We can develop a template from the data definition for lists in the same way that we did for Nats and natural numbers. A list lst is either empty or it is (cons fst rst), where fst is a Racket value and rst is a list. Given a nonempty list lst, fst is (first lst), and rst is (rest lst).

 (define (my-list-fn lst) (cond [(empty? lst) ...] [(cons? lst) ... (first lst) ... ... (my-list-fn (rest lst)) ...]))

As an example of using this template, let’s write the function len that computes the length of a list. First, we replace the generic function name.

 (define (len lst) (cond [(empty? lst) ...] [(cons? lst) ... (first lst) ... ... (len (rest lst)) ...]))

The length of an empty list is 0, so that’s the first answer in the cond. What about the second answer? The template suggests two quantities to work with, (first lst) and the recursive application (len (rest lst)). Of these, (first lst) isn’t going to do us much good, since the length of a list has nothing to do with any of its values, only their count. So we won’t use that.

But we can use (len (rest lst)), since this is the length of the rest of lst. The length of all of lst is one more than this, and that gives us everything we need to complete the code.

 (define (len lst) (cond [(empty? lst) 0] [(cons? lst) (+ 1 (len (rest lst)))]))

The predefined Racket function length does the same computation. It is good practice to work out the implementation of predefined functions where possible, so that they don’t seem magical.

Here’s a condensed trace of our len function on our example list.

(len (cons 3 (cons 5 (cons 7 (cons 5 (cons 4 empty))))))
$$\Rightarrow^*$$ (+ 1 (len (cons 5 (cons 7 (cons 5 (cons 4 empty))))))
$$\Rightarrow^*$$ (+ 1 (+ 1 (len (cons 7 (cons 5 (cons 4 empty))))))
$$\Rightarrow^*$$ (+ 1 (+ 1 (+ 1 (len (cons 5 (cons 4 empty))))))
$$\Rightarrow^*$$ (+ 1 (+ 1 (+ 1 (+ 1 (len (cons 4 empty))))))
$$\Rightarrow^*$$ (+ 1 (+ 1 (+ 1 (+ 1 (+ 1 (len empty))))))
$$\Rightarrow^*$$ (+ 1 (+ 1 (+ 1 (+ 1 (+ 1 0)))))
$$\Rightarrow^*$$ 5

Lists can also be produced by functions. The function sqr-all consumes a list of numbers and produces a list of the same length, with each element being the square of the corresponding element of the argument list.

(sqr-all (cons 4 (cons -2 (cons 3 empty))))
$$\Rightarrow$$ (cons 16 (cons 4 (cons 9 empty)))

We can use the list template to develop this function.

 (define (my-list-fn lst) (cond [(empty? lst) ...] [(cons? lst) ... (first lst) ... ... (my-list-fn (rest lst)) ...]))

 (define (sqr-all lst) (cond [(empty? lst) empty] [(cons? lst) ... (first lst) ... ... (sqr-all (rest lst)) ...]))

The recursive application sqr-all (rest lst) will square the rest of the argument list. How do we produce the list that is the square of the full argument list? We square the first element of the argument list, and cons that onto the result of the recursive application. (It’s common and handy to use cons as a verb.)

 (define (sqr-all lst) (cond [(empty? lst) empty] [(cons? lst) (cons (sqr (first lst)) (sqr-all (rest lst)))]))

Here’s a condensed trace of the sqr-all function.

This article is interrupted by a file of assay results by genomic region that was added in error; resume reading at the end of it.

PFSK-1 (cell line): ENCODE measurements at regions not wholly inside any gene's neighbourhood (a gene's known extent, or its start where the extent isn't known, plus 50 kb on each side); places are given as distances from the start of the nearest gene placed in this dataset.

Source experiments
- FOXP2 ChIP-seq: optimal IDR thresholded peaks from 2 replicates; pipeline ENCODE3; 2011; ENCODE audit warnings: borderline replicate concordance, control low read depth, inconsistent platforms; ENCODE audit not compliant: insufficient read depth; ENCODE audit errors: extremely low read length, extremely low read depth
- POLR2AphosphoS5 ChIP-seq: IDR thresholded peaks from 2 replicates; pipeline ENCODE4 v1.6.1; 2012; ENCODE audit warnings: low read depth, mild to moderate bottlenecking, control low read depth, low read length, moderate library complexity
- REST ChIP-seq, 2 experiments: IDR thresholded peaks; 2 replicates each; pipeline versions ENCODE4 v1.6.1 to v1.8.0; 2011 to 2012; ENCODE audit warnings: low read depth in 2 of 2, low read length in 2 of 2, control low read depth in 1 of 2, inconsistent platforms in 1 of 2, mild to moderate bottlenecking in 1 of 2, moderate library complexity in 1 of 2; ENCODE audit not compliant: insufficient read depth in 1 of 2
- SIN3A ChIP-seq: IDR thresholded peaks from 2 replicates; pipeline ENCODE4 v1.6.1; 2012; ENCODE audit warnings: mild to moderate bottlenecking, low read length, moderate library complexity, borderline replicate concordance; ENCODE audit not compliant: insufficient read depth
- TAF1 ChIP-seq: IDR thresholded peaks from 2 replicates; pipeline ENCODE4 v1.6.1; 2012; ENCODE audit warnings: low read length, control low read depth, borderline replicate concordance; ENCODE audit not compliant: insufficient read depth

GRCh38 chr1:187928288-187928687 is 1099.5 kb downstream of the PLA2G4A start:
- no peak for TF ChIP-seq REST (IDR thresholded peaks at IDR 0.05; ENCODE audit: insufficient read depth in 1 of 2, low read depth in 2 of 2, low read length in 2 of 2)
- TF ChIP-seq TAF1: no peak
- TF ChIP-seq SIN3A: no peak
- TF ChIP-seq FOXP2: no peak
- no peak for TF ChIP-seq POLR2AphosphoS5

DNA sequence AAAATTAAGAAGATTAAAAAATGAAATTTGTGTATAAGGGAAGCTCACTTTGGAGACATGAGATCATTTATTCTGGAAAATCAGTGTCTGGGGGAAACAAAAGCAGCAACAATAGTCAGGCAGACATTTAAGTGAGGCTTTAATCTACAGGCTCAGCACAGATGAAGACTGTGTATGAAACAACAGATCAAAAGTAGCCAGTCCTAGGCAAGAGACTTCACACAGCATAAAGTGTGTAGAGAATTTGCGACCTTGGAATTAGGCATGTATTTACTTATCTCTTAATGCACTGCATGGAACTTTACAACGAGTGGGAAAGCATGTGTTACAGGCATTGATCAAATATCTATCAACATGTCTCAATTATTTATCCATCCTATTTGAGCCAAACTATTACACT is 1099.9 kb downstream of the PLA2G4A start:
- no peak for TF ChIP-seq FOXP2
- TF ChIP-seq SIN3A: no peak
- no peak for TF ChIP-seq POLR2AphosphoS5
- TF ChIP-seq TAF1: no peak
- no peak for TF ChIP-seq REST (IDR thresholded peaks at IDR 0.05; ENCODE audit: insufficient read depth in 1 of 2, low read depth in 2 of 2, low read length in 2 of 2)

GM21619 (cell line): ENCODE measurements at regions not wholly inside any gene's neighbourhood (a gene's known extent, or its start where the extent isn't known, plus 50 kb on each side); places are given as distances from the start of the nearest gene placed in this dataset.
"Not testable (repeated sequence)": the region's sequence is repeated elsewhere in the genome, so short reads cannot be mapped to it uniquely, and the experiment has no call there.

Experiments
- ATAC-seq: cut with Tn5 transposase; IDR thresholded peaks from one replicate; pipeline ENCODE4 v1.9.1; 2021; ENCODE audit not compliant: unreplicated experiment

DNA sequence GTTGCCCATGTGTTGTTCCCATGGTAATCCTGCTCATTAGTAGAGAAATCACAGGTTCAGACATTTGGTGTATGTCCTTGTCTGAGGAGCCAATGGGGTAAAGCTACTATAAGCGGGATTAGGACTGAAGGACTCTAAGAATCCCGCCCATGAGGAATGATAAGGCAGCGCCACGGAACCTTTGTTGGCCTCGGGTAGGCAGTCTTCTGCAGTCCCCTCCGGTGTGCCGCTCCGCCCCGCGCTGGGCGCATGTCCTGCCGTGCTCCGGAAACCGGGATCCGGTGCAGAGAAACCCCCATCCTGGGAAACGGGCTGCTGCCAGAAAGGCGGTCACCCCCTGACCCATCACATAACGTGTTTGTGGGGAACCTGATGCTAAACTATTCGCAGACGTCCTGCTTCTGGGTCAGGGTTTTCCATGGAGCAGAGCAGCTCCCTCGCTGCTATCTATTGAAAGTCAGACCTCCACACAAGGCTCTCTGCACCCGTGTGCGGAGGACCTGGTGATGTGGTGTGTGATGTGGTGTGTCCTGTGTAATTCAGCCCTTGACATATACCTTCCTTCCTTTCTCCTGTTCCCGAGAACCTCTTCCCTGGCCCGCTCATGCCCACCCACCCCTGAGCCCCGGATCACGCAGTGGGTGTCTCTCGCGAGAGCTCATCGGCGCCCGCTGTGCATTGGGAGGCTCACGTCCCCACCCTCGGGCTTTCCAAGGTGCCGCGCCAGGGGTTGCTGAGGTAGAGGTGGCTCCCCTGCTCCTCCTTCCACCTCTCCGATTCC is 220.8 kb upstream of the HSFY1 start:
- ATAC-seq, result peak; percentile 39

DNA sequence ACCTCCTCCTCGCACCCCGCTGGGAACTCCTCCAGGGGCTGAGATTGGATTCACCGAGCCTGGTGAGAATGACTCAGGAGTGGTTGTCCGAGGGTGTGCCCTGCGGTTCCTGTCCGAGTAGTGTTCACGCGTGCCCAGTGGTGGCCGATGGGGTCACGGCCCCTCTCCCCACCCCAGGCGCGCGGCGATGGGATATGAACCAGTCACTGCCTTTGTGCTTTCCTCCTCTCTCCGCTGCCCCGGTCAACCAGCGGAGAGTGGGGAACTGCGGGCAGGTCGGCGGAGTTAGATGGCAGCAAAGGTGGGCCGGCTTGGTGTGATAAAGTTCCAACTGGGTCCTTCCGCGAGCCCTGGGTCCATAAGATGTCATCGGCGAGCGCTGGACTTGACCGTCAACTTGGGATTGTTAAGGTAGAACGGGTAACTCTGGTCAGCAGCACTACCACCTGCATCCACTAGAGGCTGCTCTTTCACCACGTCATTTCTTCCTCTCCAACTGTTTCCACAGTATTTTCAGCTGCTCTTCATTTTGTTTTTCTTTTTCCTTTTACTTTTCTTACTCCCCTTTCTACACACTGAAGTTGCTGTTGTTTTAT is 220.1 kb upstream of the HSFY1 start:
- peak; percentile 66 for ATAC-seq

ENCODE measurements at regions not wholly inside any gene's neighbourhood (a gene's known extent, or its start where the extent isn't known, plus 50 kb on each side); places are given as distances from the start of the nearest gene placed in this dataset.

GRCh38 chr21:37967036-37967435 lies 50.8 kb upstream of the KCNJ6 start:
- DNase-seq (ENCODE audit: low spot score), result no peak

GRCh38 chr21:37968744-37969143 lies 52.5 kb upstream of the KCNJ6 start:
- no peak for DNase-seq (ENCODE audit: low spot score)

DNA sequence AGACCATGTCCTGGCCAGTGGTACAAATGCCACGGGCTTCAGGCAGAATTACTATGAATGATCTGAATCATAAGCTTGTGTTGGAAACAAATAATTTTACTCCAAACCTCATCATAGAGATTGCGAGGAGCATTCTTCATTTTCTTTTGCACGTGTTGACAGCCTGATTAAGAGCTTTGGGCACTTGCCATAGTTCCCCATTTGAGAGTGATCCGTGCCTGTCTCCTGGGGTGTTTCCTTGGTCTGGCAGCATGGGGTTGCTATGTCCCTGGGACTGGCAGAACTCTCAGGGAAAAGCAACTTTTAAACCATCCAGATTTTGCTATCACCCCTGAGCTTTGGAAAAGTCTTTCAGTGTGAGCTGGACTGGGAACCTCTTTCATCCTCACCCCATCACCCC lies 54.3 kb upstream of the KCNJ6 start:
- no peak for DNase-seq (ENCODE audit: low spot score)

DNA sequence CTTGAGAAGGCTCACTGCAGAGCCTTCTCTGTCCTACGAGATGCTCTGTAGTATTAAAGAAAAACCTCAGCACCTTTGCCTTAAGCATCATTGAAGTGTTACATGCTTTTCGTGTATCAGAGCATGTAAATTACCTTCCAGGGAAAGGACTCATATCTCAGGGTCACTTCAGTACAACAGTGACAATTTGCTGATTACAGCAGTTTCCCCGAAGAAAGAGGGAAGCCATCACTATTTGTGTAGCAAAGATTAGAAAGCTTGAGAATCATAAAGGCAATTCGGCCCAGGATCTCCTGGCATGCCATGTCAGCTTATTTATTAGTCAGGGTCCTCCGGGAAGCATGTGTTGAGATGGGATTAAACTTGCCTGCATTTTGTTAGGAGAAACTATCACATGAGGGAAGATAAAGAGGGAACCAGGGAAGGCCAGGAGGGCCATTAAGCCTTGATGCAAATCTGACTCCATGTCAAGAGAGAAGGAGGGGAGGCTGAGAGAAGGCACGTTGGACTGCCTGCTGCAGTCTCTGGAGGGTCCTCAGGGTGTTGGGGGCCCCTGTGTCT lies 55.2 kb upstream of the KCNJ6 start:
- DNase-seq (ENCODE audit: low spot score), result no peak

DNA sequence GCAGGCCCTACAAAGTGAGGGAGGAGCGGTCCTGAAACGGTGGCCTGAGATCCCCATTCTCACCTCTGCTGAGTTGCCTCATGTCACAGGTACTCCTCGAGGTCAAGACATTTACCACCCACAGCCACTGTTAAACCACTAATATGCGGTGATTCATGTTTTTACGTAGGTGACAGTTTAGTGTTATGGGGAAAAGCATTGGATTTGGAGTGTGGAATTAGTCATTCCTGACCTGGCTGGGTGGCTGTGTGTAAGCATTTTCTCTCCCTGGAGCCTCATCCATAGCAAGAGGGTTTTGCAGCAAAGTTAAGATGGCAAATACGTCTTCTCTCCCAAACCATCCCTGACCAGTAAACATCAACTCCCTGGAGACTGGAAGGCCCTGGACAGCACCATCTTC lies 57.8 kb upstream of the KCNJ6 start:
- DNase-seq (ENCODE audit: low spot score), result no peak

(sqr-all (cons 4 (cons -2 (cons 3 empty))))
$$\Rightarrow^*$$ (cons 16 (sqr-all (cons -2 (cons 3 empty))))
$$\Rightarrow^*$$ (cons 16 (cons 4 (sqr-all (cons 3 empty))))
$$\Rightarrow^*$$ (cons 16 (cons 4 (cons 9 (sqr-all empty))))
$$\Rightarrow^*$$ (cons 16 (cons 4 (cons 9 empty)))

How would we write the contract for len? len consumes a list of elements of any type and produces a number.

We could use the following notation:
; len: (Listof Any) -> Number

In general, for any type T, a list of elements of type T would have type (Listof T). Here’s the contract for sqr-all.

; sqr-all: (Listof Number) -> (Listof Number)

For another example of a function producing a list, the pos-elts function consumes a list of numbers and produces a list of the positive elements of the argument list in the same order.

(pos-elts (cons 4 (cons -2 (cons 3 empty))))
$$\Rightarrow$$ (cons 4 (cons 3 empty))

Once again, we use the template to guide development.

 (define (pos-elts lst) (cond [(empty? lst) ...] [(cons? lst) ... (first lst) ... ... (pos-elts (rest lst)) ...]))

All of the elements in what the recursive application (pos-elts (rest lst)) produces are in the full result. What about (first lst)? It is only in the full result if it is positive, so we need to test for this.

 (define (pos-elts lst) (cond [(empty? lst) empty] [(cons? lst) (cond [(positive? (first lst)) ... (pos-elts (rest lst)) ...] [else ... (pos-elts (rest lst)) ...])]))

In the first case, the recursive application is the rest of the result, and (first lst) is the first of the result. To construct the first result, we simply use cons. In the second case, the recursive application produces the full result.

 (define (pos-elts lst) (cond [(empty? lst) empty] [(cons? lst) (cond [(positive? (first lst)) (cons (first lst) (pos-elts (rest lst)))] [else (pos-elts (rest lst))])]))

Here’s a condensed trace of an application of the pos-elts function.

(pos-elts (cons 4 (cons -2 (cons 3 empty))))
$$\Rightarrow^*$$ (cons 4 (pos-elts (cons -2 (cons 3 empty))))
$$\Rightarrow^*$$ (cons 4 (pos-elts (cons 3 empty)))
$$\Rightarrow^*$$ (cons 4 (cons 3 (pos-elts empty)))
$$\Rightarrow^*$$ (cons 4 (cons 3 empty))

We saw how to add a second parameter to the template for Nats. We can do the same thing for lists.

 (define (my-list-fn lst1 lst2) (cond [(empty? lst1) ... lst2 ...] [(cons? lst1) ... (first lst1) ... lst2 ... ... (my-list-fn (rest lst1) lst2) ...]))

The first example we will work out is the app function, which consumes two lists and produces the list with all of the elements of the first list followed by all of the elements of the second list.

 (app (cons 3 (cons 5 empty)) (cons 7 (cons 5 (cons 4 empty))))
$$\Rightarrow$$
(cons 3 (cons 5 (cons 7 (cons 5 (cons 4 empty)))))